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Porsche napkins, Porsche water, a Porsche Super 90 Cabriolet on display, an RS2 parked at the entrance, and yet, this was not a white tablecloth gathering at the country club exclusively for the well-heeled. It was an open house for a shop in Allentown, PA. Specialty Cars is a small shop in a nondescript industrial park, and, when closed, does not really hint at the jewels that regularly flow through the doors. On this day, it was clear. In the driveway, and on the streets surrounding the shops, was an impressive array of Porshes from vintage to the very latest.

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Customers and friends of owner Mark Burkit turned out to ogle cars, shoot the breeze, and eat bratwurst hot dogs. Dick brought his lovely 993, Ed brought his 912, Bruce brought his SC, and Girt showed up with his 02 to disturb the Porsche lineup. There were many special cars in and around the shop including a 1966 911 in need of a total restoration, Nick's award-winning IROC replica resplendent in blue, and the aforementioned 356 Cabriolet. Shops like Specialty Cars are becoming more and more rare. A family-owned businesses that is equally comfortable doing race prep or restoring a 356, and which cooks a mean bratwurst.....

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#classicvelocity

Morrie's Place

Classic Velocity

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There are fewer and fewer shops like Morrie's. It is a place full of old motorcycles. By choice. It is a place where they work on old motorcycles almost exclusively. By choice. It is strange that it is housed in a modern building rather than someplace old with character. From the outside, you would expect the latest from Japan and Europe.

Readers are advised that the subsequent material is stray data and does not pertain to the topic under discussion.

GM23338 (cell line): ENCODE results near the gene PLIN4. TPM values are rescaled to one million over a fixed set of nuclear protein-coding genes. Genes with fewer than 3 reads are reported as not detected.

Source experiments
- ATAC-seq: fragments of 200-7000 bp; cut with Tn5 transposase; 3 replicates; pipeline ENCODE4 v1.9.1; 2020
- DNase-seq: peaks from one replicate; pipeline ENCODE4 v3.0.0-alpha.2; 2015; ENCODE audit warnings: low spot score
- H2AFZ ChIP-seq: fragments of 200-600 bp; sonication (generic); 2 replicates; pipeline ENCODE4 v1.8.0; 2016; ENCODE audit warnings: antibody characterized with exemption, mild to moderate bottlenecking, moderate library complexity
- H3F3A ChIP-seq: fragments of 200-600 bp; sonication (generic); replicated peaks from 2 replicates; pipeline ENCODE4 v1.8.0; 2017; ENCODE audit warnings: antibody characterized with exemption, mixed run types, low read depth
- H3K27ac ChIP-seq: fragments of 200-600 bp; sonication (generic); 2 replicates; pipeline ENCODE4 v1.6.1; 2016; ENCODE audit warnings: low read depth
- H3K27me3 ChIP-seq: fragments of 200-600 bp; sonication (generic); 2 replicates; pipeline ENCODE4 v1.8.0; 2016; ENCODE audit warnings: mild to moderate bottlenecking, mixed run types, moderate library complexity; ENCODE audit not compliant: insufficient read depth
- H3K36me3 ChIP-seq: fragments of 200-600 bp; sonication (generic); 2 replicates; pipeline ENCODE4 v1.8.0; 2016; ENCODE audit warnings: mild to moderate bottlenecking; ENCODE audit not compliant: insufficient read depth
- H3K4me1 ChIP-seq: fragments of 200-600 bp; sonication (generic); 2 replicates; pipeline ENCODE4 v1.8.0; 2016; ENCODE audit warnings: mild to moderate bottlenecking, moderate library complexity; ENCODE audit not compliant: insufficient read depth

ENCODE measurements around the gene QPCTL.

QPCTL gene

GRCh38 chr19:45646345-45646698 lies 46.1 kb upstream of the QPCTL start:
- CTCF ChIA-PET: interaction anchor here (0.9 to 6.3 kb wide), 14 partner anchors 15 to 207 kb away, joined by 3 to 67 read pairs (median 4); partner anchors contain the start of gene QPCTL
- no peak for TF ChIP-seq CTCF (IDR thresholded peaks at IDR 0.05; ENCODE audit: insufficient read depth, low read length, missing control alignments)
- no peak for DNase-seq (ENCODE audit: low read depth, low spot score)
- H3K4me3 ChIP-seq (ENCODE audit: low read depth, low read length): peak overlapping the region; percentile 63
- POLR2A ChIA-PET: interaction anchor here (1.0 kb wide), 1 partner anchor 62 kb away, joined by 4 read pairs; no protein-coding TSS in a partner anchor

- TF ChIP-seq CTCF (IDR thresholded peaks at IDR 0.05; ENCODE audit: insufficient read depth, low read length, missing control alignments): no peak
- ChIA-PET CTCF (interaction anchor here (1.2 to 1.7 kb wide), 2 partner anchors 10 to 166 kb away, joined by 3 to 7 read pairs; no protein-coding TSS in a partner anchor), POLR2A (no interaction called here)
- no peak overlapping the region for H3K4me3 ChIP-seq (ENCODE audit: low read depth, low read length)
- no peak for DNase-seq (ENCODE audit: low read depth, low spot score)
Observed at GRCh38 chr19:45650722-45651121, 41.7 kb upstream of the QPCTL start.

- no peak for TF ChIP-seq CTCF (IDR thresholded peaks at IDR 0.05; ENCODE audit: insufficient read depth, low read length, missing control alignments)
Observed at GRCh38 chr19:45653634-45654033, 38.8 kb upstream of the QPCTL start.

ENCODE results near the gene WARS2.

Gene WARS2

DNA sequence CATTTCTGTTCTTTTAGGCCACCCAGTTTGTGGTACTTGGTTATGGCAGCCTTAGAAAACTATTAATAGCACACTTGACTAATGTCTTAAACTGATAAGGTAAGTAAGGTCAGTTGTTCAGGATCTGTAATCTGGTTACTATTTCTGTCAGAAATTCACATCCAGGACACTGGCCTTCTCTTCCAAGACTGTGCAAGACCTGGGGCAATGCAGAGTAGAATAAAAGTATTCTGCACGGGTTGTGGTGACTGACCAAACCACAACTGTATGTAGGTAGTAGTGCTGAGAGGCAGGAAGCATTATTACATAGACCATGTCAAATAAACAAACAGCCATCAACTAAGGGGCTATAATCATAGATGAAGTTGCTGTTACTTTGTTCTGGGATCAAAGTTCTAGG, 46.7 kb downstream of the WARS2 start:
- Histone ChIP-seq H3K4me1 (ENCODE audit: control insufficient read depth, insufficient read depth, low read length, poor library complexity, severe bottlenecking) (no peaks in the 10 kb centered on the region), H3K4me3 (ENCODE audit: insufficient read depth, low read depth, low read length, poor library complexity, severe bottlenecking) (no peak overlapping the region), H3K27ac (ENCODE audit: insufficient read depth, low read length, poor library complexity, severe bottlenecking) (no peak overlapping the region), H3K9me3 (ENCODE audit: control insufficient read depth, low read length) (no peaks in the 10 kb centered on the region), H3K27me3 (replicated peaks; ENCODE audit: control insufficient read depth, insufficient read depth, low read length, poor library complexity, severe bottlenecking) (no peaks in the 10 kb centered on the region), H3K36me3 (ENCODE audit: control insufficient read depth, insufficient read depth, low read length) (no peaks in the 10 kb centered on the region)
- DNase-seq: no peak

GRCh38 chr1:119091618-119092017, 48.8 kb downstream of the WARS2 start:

inside it might be sometime in the late 1970s. The showroom was full. Machines for sale included gems from the sixties and seventies. Morrie's has a lot of British bikes, but they also have a good sampling of others. A lovely Benelli Sei, for example, and a Ducati Monza 250. A nice Excelsior Henderson 4 was wedged in a row of machines. There is a healthy sampling of BMWs as well. A few slash 2s and a slash 5. The majority of the bikes though are British. BSAs and Nortons abound, but are joined by machines from AJS, Velocette, and Triumph. A nice Metisse occupied a place of prominence in a showroom window. There are very few restored machines present in the showroom. Most are well-patinaed drip-pan-needing but sound mechanical motorcycles offered at reasonable prices. 

Favorite machines include a lovely Rickman Triumph, a Velocette MSS. The one we would have ridden home though was a beautiful Norton ES2. Talking with Morrie himself was interesting. Here is a guy that just loves the old machines and has decided to try to make a living selling and servicing them. During our visit, customers were there from nearby Chicago, and far away Iowa. Both offered unsolicited testament to the quality of work and the great customer service. There are not a lot of shops like Morrie's around, but the few that remain should have our deepest gratitude if not patronage.